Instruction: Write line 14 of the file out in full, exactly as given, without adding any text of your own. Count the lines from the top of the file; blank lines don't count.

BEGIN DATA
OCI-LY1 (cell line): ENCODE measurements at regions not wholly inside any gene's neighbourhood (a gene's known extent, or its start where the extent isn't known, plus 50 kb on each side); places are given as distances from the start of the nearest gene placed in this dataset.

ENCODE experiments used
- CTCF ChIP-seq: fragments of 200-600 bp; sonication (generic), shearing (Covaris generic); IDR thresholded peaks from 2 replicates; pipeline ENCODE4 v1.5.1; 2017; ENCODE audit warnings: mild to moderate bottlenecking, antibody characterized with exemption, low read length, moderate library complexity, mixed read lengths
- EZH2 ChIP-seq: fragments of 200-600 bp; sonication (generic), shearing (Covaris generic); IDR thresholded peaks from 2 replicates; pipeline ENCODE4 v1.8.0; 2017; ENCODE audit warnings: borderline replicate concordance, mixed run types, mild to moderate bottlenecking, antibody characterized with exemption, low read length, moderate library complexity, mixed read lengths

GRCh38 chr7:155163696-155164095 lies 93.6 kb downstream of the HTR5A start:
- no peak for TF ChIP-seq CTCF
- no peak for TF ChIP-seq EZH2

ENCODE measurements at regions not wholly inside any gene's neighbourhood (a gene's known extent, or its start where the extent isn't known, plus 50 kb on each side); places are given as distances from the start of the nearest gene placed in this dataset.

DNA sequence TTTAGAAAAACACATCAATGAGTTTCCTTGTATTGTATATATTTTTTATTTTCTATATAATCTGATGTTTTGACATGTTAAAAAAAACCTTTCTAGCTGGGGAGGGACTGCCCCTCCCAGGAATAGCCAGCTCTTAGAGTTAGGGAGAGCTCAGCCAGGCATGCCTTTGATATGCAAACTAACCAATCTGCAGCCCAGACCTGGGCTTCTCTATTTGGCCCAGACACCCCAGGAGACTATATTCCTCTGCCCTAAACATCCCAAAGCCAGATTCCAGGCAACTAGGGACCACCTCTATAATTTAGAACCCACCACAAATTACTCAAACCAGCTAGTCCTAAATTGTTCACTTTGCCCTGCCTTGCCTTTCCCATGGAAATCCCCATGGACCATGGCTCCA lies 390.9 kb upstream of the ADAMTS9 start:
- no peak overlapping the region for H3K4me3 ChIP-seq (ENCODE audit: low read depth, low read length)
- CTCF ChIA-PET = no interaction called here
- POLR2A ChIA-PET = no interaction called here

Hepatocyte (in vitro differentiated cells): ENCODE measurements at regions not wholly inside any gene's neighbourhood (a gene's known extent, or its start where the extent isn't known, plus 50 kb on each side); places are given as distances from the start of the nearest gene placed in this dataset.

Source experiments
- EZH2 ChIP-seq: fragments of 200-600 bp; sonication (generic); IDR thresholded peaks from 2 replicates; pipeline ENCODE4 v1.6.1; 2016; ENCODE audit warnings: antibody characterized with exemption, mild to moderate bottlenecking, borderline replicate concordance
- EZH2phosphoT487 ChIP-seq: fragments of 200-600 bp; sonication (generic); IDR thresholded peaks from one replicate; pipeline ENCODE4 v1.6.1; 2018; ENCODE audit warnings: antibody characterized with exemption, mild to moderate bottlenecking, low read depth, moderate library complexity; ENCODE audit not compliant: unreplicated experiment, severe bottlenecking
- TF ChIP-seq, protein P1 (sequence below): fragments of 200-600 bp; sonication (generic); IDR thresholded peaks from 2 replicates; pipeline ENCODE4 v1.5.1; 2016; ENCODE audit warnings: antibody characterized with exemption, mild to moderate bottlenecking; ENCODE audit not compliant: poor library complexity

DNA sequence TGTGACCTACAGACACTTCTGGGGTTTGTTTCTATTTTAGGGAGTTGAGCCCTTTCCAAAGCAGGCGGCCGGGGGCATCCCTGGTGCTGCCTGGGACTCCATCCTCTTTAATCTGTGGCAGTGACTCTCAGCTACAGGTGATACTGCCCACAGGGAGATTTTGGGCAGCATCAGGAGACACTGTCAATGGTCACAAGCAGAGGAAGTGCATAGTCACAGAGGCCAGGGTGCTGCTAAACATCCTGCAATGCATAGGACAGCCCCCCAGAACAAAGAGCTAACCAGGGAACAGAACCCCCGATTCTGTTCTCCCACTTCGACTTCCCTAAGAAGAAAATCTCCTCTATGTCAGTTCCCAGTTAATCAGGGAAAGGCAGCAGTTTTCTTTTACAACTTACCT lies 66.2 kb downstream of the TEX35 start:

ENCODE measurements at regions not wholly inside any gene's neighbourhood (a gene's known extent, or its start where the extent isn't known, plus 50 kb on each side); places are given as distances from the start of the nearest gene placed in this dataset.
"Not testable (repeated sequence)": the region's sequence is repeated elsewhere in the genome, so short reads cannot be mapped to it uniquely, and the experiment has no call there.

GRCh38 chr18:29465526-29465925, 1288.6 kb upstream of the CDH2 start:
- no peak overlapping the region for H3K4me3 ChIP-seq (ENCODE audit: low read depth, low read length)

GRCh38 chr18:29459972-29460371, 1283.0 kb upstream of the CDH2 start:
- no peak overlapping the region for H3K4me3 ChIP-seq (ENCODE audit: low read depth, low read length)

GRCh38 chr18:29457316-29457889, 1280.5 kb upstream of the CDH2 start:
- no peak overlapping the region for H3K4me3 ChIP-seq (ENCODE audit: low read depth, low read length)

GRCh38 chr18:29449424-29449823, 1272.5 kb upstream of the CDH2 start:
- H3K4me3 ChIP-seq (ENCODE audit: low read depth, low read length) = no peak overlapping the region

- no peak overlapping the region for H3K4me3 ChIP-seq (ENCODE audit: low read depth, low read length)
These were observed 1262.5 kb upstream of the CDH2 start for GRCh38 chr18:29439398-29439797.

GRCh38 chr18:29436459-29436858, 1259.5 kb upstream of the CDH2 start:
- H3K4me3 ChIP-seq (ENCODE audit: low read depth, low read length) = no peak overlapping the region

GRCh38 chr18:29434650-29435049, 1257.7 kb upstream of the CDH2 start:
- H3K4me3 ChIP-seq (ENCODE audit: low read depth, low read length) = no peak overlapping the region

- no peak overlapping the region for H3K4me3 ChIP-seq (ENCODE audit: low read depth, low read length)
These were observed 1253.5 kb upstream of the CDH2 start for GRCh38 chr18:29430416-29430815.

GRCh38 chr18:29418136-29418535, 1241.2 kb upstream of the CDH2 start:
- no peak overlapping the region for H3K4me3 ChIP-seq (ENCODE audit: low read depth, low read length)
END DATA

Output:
Source experiments